Romania is abounding of places of worship
: hermitages, churches, monasteries, temples, basilicas a.s.o.
They have been built during
almost a millennium, in a multitude of architectonic styles.
When visiting those places keep in mind that the Romanian architecture
is a mixture of the Byzantine style and Western influences
Renaissance to Baroque.
into the northeastern corner of Romania, and the medieval principality
of the Moldavian region, Bucovina lies in the easily-defended
Carpathian foothills where the region's hero, Stefan the Great
(Stefan cel Mare ruled between 1457-1504). fought back the
Turks in the 14th and 15th centuries and then built churches
throughout Moldavia to praise God for allowing him to win.
He used to built one monastery after each of his battles. His
Petru Rares, continued his work by setting the foundations
for many other famous monasteries. There are 48 monasteries
some with fortified walls to protect against invaders. These
unique monasteries and Byzantine churches with their exceptional
exterior frescoes are one of the most fascinating sights in
Romania. Seven of the painted monasteries have been included
on the Unesco
World Heritage List.
Much of the former Romanian province of
Bucovina, previously part of the Austro-Hungarian Empire, was
lost to the USSR (now
the Ukraine) in 1945 together with its capital, Cernauti. The
name Bucovina came into official use in 1775 with the region's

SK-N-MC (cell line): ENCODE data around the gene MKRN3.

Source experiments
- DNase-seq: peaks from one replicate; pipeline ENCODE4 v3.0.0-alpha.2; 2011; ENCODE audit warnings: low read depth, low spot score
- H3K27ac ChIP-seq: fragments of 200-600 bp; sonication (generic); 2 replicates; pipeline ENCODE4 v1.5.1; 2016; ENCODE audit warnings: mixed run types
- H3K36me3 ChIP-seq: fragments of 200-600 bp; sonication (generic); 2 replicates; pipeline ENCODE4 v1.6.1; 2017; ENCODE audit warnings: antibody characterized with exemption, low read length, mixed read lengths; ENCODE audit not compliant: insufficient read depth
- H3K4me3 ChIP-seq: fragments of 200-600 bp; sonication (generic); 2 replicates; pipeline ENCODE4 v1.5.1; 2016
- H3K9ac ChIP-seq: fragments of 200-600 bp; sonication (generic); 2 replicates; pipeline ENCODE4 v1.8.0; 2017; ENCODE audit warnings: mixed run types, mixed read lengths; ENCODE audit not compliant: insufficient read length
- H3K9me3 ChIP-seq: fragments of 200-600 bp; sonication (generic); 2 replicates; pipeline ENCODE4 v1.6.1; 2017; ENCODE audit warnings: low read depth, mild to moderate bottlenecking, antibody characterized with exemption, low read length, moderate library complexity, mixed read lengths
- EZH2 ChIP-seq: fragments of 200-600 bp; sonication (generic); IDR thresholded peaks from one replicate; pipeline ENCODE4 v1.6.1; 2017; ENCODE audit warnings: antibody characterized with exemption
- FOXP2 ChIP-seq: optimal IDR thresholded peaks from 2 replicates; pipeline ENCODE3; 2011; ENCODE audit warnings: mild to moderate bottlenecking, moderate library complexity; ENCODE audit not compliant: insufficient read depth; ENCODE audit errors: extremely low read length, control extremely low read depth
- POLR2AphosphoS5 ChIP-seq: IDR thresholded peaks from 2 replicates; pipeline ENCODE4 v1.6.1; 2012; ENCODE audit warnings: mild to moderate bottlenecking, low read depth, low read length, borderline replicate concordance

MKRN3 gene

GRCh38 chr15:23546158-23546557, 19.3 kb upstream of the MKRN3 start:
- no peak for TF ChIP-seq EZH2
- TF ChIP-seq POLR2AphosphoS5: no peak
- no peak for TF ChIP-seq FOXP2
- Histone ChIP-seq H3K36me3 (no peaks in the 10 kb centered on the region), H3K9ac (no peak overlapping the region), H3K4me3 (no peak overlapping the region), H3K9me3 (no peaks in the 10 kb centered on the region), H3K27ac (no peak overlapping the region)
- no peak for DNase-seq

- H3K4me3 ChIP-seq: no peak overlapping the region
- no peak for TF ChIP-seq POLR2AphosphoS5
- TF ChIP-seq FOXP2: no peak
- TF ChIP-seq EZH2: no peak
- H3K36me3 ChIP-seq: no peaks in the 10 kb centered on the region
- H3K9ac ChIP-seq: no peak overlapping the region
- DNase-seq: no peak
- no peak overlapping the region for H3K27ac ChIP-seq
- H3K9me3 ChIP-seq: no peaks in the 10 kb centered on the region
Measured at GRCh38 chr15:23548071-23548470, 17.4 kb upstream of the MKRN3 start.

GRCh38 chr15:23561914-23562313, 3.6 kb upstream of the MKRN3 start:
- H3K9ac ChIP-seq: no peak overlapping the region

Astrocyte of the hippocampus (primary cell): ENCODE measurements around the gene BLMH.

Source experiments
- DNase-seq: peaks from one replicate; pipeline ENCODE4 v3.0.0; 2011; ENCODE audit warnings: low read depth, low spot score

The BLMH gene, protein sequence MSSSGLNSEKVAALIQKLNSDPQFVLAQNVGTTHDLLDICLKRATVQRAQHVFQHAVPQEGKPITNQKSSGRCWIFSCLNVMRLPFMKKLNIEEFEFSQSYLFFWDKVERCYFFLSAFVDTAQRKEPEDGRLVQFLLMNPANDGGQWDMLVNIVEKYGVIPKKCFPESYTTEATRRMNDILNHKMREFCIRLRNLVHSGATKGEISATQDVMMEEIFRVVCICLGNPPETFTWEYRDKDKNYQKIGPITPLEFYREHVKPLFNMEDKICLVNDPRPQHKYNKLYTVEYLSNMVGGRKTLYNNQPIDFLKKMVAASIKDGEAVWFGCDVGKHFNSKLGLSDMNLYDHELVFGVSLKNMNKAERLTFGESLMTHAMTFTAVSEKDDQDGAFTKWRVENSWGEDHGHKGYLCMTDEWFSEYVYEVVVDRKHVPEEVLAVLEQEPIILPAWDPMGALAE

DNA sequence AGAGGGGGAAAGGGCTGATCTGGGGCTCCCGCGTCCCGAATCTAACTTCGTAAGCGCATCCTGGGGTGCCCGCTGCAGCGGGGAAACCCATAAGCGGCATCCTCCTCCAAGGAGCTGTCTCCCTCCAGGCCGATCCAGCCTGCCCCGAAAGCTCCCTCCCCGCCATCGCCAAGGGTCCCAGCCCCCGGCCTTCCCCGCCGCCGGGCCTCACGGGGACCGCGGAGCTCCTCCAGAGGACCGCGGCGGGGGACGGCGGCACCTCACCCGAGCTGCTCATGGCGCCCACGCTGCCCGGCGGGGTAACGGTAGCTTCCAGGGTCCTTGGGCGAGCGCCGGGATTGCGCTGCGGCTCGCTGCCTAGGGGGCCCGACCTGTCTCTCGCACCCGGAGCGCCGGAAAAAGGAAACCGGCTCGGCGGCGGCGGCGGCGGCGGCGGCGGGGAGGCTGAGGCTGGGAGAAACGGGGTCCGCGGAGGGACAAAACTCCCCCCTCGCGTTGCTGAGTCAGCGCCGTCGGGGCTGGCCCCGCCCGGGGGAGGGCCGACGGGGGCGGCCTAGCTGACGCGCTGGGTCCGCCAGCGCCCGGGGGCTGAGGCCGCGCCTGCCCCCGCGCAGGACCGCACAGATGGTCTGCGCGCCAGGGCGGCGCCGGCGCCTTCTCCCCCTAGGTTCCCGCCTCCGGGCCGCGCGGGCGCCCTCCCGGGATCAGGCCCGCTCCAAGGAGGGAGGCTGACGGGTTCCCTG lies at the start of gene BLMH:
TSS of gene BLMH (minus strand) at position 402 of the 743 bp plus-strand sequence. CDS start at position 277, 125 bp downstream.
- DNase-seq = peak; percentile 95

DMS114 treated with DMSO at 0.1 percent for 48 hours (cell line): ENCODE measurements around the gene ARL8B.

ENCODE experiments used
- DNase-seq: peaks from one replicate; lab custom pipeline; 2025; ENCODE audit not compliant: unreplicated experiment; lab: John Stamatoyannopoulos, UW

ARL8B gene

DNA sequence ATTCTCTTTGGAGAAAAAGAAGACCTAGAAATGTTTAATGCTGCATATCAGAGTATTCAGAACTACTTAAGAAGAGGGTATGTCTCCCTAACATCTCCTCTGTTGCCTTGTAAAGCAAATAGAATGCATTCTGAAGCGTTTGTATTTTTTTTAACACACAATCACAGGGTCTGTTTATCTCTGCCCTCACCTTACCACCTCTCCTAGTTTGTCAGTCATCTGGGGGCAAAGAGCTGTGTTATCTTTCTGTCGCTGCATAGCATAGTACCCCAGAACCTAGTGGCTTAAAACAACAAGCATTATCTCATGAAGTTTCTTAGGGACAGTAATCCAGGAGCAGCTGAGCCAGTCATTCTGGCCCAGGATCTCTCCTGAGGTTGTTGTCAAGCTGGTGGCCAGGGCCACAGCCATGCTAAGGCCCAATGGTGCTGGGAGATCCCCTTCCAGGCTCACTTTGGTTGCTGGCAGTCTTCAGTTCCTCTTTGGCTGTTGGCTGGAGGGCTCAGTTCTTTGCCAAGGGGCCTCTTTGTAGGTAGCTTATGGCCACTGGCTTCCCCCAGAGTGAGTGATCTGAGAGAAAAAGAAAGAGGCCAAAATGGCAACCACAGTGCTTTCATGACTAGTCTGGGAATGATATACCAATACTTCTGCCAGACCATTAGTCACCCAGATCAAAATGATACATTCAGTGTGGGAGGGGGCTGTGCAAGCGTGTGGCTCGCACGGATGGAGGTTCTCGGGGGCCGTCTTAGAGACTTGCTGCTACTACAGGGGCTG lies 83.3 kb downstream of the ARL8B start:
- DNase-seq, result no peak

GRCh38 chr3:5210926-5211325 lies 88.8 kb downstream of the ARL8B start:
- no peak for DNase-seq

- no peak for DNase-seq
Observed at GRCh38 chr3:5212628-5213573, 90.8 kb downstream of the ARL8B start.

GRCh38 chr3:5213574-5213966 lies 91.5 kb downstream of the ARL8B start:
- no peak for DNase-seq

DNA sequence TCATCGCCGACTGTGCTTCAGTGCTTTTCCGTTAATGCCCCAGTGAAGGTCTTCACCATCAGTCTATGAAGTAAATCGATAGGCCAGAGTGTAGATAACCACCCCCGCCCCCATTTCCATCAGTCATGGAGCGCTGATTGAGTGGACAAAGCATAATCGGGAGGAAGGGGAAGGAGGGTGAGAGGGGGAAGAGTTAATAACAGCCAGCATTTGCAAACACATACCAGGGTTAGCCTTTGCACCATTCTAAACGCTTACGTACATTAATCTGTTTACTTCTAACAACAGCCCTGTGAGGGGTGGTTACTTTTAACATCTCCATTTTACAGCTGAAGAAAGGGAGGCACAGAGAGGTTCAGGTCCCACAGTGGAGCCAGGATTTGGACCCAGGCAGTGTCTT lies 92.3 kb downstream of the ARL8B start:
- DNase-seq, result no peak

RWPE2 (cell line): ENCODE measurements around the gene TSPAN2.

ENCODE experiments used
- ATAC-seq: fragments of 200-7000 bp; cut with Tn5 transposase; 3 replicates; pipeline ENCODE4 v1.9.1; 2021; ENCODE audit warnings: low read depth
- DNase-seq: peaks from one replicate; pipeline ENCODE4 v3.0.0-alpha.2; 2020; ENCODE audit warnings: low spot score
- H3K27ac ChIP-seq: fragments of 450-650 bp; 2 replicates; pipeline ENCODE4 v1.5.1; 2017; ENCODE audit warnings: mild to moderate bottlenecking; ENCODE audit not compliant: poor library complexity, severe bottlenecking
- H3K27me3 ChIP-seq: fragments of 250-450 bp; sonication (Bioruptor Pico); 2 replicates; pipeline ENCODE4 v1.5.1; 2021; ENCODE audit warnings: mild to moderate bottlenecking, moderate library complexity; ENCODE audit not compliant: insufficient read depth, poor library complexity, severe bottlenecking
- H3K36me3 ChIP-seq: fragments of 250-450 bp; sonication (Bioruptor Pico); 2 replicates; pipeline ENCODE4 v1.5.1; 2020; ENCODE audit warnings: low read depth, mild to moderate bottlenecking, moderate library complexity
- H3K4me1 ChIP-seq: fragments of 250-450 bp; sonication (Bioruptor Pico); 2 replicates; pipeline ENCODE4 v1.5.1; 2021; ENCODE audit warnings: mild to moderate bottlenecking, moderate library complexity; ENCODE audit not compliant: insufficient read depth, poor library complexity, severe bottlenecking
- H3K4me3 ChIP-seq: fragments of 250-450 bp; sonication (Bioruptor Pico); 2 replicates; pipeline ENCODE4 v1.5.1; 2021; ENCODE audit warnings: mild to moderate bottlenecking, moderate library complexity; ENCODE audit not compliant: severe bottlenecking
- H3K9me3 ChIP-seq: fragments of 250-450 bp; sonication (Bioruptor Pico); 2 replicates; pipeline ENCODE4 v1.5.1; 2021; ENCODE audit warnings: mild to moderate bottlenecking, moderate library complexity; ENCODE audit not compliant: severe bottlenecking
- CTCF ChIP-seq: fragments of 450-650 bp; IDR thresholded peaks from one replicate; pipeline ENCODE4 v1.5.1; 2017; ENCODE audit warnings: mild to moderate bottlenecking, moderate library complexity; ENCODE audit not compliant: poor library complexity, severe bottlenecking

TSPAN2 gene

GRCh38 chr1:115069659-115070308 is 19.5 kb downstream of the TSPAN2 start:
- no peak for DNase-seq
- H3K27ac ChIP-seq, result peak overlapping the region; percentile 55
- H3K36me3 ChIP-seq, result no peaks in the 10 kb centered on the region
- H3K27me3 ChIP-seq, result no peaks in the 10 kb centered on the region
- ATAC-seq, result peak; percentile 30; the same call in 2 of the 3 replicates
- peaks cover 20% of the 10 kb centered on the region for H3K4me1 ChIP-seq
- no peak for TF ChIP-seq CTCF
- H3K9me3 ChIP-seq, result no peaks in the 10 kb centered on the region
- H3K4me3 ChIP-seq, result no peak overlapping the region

annexation to the Austrian Empire The name has a Slavic origin
and is derived from the word for beech tree 'buk' in Ukrainian;
the German equivalent, das Buchenland, mostly used in poetry,
means, literally, "beech land", or, more poetically, "land
of beech trees". In Romanian the original name of the
region during the rule of the Moldavian Principality was "Tara
de Sus" (Upper Country), referring to the altitude, as
opposed to the lower plains called "Tara de Jos" (Lower
Bucovina is worth visiting, not only for its wealth
of religious art and the beautiful monasteries, but also for
beauty and simplicity of the region. It is a territory with
clean unspoiled nature. It has a unique landscape: thick forests
and imposing crests ("obcine"), branching off from
which allow a wonderful panorama of valleys, with houses scattered
here and there, with large gardens and
farm yards inviting one to lie down by the haystacks and look
up at the blue sky with its marvelous hues. You might even
catch a glimpse of a buffalo, a species that is being reintroduced
into a natural reservation. The countryside is scattered with
picturesque villages and rural scenery as local folk go about
their daily business; horse-drawn carts dominate the lanes,
driven by people bundled up against the cold, outdoor wells
and piles of chopped wood adorn the yards, and produce markets
bustle with activity. These are some of the scenes the traveler
will encounter in this fascinating region of Romania, a stark
contrast to the frenetic pace and way of life shaped by the
modern face of city living.
Moldavian wines have been known
for five centuries. There are vineyards that can be visited.